Elemental Urbanity – Reykjavik, Iceland car park

Elemental Urbanity – Reykjavik, Iceland car park – Brief Article

Ben Azulay

Design of a new car park in Reykjavik calls for inspiration on Iceland’s rugged topography and Modernist traditions

Design of car parks, which in the hands of ’60s developers reached its nadir, is still a neglected area. There have been sporadic attempts to make something of the type (ARs May 1990, and December 1999), but not many. The latest attempt to transform the car park (which is after all a necessary amenity) into something that positively contributes to the city, has been undertaken by Studio Granda in Iceland. Its building in Reykjavik next to the Kringlan shopping centre should serve as a shining example to local authorities and developers everywhere.

Before undertaking this essentially modest scheme, the youthful Studio Granda partnership of Margret Hardardottir and Steve Christer had already established their credentials as architects with strongly developed civic sensibilities. Their accomplished design of two monuments — Reykjavik’s City Hall (AR October 1992) and law courts (AR August 1998) demonstrates an impressive sensitivity to the scale and rhythms of the existing city, and an ability to temper poetic vision with rigour and the traditions of northern Modernism.

The same qualities are present in the design of the new car park, though here poetic vision seems to have been enlarged by collaboration with Icelandic artist, Kristin E. Hrafnsson, who worked with the architects from the outset.

The building on two levels stands on the site of a previous one between the shopping mall’s south-east corner and housing. In order to mediate between the two, the car park was treated as landscape rather than building — a master stroke.

Decks are pushed into the ground at an angle against the natural fall of the site, from west to east and south to north. The eastern side of the building falls away from the main body to follow the curve of a newly aligned service road, and the gash so created is filled with the crowns of trees. They are irrigated by surface water poured from gargoyles, a torrent that in winter becomes magically frozen. From this same road, you enter the building’s upper level on the south-east, and, diving down a ramp at the south end to the lower level, exit onto the same road further down.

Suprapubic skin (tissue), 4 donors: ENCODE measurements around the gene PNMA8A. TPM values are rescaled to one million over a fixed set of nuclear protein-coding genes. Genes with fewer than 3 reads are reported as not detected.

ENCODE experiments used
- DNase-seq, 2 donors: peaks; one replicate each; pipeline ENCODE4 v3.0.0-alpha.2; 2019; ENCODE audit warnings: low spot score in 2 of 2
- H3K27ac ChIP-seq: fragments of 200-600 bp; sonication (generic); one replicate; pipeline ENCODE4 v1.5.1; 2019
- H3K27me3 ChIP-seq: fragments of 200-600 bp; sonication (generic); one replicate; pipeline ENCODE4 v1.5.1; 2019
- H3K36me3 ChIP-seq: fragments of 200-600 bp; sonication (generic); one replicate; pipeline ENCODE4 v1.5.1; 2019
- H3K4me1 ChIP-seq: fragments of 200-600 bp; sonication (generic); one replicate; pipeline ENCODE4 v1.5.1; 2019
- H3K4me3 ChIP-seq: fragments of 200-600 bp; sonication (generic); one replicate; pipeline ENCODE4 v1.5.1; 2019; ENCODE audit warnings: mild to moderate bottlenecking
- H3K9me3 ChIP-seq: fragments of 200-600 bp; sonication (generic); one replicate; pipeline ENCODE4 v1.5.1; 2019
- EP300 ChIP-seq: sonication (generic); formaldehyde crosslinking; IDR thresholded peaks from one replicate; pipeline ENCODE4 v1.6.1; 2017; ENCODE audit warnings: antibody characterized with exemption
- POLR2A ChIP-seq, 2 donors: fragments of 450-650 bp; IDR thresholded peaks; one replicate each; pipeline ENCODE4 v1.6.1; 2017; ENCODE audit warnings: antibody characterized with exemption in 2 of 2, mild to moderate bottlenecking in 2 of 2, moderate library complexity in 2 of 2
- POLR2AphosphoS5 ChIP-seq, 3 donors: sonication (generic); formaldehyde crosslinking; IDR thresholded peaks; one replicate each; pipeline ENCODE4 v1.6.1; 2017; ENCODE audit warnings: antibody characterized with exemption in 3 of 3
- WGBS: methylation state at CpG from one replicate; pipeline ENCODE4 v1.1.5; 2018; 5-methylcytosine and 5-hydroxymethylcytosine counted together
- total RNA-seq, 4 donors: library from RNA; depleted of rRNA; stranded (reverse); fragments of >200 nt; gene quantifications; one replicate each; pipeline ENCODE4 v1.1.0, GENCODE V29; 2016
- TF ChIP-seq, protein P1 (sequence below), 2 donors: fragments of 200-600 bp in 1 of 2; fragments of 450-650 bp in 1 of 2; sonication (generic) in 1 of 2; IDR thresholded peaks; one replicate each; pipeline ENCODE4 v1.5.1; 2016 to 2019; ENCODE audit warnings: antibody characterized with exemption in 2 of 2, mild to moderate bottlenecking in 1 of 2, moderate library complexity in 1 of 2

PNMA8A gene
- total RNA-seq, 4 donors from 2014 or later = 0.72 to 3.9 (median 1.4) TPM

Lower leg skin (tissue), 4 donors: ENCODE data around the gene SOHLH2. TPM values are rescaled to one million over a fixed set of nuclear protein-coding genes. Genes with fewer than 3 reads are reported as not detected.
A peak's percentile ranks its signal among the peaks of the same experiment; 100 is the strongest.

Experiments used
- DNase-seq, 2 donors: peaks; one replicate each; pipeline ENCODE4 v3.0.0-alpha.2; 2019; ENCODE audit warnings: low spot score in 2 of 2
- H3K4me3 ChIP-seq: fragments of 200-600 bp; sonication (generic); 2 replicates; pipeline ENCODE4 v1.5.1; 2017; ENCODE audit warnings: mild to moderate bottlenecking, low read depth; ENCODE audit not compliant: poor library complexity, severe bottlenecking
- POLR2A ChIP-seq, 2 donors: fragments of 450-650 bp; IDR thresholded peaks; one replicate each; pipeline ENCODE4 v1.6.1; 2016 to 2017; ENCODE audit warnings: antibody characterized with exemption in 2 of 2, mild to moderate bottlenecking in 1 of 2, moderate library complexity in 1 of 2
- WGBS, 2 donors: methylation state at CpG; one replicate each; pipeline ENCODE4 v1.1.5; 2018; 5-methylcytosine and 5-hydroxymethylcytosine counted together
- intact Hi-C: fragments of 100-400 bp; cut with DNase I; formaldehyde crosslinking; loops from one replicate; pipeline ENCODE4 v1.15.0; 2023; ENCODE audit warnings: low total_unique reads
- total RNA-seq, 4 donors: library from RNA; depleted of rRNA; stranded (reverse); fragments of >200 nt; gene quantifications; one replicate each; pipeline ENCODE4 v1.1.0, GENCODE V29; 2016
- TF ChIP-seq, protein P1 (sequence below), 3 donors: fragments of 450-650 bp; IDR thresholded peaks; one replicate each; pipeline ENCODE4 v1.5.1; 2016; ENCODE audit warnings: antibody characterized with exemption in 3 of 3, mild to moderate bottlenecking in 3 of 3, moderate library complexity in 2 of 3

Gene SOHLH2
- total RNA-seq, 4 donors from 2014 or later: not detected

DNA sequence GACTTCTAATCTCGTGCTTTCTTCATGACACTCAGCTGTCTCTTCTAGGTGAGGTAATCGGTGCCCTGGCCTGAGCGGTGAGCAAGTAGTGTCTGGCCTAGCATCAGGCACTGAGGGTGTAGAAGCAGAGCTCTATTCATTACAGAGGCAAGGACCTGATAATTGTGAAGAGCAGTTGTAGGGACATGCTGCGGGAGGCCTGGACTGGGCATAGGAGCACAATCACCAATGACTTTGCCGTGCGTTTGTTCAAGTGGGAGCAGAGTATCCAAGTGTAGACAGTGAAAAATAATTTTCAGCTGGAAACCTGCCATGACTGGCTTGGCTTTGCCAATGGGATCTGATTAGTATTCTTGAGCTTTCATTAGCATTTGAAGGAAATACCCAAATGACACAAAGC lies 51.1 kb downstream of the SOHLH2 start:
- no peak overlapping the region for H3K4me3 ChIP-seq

The emphatic verticals of sheet metal piling mark out the eastern and northern peripheries of the car park. Precast hollow-core concrete planks span 16m to steel beams on concrete filled steel columns at 7.5m centres. Columns are reincarnated on the upper deck as light columns, periscopes against distant encircling mountains. Lighting on the lower level is recessed into the concrete planks to allow a clean, uninterrupted soffit.

Juxtapositions of rock and mineral make obvious reference to the powerful composition and structure of the Iceland landscape. A promenade on both levels, extending the length of the west side of the building, opens onto a new public space paved with thick hexagonal slabs cut from natural basalt pillars. Natural basalt also clads a stair tower and service rooms. Set against the mass of textured stone, the thin man-made planes of a rusted steel door and rusty faceted piling are peculiarly resonant.


Studio Granda in collaboration with artist,

Kristin E. Hrafnsson


Dennis Gilbert/VIEW

1. Public space paved with basalt, sheet metal piling and stair tower clad with basalt.

2. Detail of stair tower and door of service room – a thin plane of rusted steel set against texture of coursed ashlar basalt.

3. Stairway with rusted steel balustrading from upper to lower level.

4. West side of building and promenade.

5. Upper level with light columns like periscopes against distant encircling mountains.

6. North wall of car park, enclosed by sheet metal piling, behind basalt clad stair tower.

1. entrance

2. exit

3. ramp

4. car park

5. stair tower

6. public space

7. service road

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